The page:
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      A narrative review of data collection and analysis guidelines for comparative effectiveness research in chronic pain using patient-reported outcomes and electronic health records

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          Abstract

          Chronic pain is a widespread and complex set of conditions that are often difficult and expensive to treat. Comparative effectiveness research (CER) is an evolving research method that is useful in determining which treatments are most effective for medical conditions such as chronic pain. An underutilized mechanism for conducting CER in pain medicine involves combining patient-reported outcomes (PROs) with electronic health records (EHRs). Patient-reported pain and mental and physical health outcomes are increasingly collected during clinic visits, and these data can be linked to EHR data that are relevant to the treatment of a patient’s pain, such as diagnoses, medications ordered, and medical comorbidities. When aggregated, this information forms a data repository that can be used for high-quality CER. This review provides a blueprint for conducting CER using PROs combined with EHRs. As an example, the University of Pittsburgh’s patient outcomes repository for treatment is described. This system includes PROs collected via the Collaborative Health Outcomes Information Registry software and cross-linked data from the University of Pittsburgh Medical Center EHR. The requirements, best practice guidelines, statistical considerations, and caveats for performing CER with this type of data repository are also discussed.

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          Most cited references 35

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          Core outcome domains for chronic pain clinical trials: IMMPACT recommendations.

          To provide recommendations for the core outcome domains that should be considered by investigators conducting clinical trials of the efficacy and effectiveness of treatments for chronic pain. Development of a core set of outcome domains would facilitate comparison and pooling of data, encourage more complete reporting of outcomes, simplify the preparation and review of research proposals and manuscripts, and allow clinicians to make informed decisions regarding the risks and benefits of treatment. Under the auspices of the Initiative on Methods, Measurement, and Pain Assessment in Clinical Trials (IMMPACT), 27 specialists from academia, governmental agencies, and the pharmaceutical industry participated in a consensus meeting and identified core outcome domains that should be considered in clinical trials of treatments for chronic pain. There was a consensus that chronic pain clinical trials should assess outcomes representing six core domains: (1) pain, (2) physical functioning, (3) emotional functioning, (4) participant ratings of improvement and satisfaction with treatment, (5) symptoms and adverse events, (6) participant disposition (e.g. adherence to the treatment regimen and reasons for premature withdrawal from the trial). Although consideration should be given to the assessment of each of these domains, there may be exceptions to the general recommendation to include all of these domains in chronic pain trials. When this occurs, the rationale for not including domains should be provided. It is not the intention of these recommendations that assessment of the core domains should be considered a requirement for approval of product applications by regulatory agencies or that a treatment must demonstrate statistically significant effects for all of the relevant core domains to establish evidence of its efficacy.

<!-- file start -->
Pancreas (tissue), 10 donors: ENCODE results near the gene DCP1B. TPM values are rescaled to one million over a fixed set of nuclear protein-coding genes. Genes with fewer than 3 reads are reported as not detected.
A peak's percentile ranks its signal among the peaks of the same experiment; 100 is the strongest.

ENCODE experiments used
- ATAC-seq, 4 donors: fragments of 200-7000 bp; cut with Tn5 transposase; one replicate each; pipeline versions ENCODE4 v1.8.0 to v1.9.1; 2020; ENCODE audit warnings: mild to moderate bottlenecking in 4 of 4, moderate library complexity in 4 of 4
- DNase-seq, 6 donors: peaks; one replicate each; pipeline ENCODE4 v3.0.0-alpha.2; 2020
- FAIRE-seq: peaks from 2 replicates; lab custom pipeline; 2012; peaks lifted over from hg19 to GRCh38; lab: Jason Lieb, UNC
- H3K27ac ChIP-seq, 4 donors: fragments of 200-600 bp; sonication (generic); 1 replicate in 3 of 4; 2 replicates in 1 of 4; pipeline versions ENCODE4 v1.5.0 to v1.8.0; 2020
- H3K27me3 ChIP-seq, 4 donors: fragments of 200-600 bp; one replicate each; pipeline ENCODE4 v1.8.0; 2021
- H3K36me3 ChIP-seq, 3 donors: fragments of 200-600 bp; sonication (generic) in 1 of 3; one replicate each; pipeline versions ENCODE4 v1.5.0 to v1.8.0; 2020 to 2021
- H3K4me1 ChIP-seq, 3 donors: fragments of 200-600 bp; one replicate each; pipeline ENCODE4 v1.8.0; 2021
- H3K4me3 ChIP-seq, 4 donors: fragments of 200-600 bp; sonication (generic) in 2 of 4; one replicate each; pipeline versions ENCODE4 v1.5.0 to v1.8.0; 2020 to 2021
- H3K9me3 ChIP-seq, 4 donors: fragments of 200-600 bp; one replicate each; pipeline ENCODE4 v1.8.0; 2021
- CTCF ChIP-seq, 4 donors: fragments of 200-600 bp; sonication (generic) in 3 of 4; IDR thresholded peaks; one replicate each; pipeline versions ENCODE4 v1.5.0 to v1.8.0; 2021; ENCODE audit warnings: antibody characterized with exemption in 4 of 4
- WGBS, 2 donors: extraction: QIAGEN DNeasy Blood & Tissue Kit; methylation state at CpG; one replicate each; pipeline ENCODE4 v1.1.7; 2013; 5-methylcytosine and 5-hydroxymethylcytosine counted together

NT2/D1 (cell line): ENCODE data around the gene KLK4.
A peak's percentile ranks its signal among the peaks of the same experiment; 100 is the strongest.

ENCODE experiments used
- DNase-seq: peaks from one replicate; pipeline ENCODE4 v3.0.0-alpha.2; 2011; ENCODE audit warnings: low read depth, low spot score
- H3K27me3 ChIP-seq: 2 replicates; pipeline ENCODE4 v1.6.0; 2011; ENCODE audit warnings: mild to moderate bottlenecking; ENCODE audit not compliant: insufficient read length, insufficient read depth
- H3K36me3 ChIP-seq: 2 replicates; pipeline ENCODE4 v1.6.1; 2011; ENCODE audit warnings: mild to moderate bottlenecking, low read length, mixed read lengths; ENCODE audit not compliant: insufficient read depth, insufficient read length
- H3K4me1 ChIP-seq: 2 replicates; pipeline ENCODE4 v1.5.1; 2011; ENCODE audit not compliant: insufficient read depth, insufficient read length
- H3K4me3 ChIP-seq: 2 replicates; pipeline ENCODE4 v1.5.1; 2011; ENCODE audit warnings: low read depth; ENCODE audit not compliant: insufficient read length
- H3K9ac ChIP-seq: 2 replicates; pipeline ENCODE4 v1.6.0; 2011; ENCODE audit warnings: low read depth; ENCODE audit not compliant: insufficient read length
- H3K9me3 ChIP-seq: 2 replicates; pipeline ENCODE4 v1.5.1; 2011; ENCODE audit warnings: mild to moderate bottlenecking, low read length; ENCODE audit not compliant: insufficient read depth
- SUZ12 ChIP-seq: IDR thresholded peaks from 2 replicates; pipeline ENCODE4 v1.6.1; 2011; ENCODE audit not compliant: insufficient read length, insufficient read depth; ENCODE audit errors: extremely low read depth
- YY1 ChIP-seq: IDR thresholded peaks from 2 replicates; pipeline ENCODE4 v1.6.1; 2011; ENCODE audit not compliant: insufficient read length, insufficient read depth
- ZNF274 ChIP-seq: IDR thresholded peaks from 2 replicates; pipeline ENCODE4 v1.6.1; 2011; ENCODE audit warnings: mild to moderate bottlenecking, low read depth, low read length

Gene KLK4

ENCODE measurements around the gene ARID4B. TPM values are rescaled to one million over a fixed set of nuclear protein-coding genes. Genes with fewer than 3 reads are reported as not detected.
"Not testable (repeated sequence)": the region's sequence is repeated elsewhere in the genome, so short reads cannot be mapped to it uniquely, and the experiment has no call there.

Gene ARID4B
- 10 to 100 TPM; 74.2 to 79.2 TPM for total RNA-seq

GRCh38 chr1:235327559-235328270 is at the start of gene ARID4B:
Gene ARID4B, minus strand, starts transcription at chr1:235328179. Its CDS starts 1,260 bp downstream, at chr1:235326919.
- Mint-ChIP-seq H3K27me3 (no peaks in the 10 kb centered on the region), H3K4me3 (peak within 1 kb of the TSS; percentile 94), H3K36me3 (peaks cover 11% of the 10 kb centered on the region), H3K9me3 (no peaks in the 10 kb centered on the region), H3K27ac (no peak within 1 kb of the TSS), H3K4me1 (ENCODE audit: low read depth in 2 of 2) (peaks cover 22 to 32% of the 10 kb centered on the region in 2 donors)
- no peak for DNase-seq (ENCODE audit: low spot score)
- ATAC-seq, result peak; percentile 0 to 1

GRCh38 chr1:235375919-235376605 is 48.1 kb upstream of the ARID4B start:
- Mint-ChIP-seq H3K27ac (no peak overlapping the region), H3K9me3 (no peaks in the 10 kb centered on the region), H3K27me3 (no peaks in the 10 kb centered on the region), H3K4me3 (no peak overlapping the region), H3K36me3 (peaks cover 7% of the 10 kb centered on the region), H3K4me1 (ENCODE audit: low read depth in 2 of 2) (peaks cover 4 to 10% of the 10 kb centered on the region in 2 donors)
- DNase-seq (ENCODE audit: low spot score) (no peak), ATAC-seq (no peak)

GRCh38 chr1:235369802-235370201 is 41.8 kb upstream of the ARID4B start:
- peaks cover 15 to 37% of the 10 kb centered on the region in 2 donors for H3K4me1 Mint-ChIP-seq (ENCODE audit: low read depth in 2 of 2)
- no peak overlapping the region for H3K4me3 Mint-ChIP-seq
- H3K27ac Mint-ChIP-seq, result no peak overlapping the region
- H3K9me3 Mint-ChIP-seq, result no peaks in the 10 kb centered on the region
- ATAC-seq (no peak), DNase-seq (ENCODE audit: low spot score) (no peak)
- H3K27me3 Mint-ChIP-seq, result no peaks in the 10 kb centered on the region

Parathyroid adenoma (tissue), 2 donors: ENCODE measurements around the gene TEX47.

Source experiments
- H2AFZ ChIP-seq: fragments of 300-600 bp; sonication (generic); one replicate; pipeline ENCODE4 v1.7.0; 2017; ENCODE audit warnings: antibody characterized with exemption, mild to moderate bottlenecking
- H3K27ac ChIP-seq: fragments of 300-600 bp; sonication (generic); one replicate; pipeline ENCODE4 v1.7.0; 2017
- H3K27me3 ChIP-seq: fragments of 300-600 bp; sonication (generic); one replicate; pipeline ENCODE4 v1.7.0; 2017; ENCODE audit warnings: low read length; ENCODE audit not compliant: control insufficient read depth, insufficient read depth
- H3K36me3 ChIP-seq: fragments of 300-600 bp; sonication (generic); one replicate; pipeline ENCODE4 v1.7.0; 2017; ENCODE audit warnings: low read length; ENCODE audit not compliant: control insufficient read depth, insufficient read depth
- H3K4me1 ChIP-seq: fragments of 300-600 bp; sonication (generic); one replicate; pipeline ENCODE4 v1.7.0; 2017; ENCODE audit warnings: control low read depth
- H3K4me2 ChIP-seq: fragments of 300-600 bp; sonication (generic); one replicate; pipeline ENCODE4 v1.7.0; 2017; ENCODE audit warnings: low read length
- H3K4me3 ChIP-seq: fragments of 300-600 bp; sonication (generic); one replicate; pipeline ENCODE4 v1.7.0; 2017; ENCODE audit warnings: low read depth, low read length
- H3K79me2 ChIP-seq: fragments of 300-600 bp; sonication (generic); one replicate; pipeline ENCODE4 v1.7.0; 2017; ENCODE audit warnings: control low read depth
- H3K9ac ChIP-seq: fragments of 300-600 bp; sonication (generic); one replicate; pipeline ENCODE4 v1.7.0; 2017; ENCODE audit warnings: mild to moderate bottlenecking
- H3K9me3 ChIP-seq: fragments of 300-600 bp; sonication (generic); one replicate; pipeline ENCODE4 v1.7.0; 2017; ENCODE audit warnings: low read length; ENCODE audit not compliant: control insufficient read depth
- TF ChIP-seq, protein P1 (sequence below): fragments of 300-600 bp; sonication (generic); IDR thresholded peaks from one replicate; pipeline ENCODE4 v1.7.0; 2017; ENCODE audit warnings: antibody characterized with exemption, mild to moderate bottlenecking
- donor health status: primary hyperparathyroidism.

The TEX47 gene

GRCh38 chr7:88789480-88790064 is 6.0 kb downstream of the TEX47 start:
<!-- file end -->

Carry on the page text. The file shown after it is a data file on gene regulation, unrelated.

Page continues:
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            The future of outcomes measurement: item banking, tailored short-forms, and computerized adaptive assessment.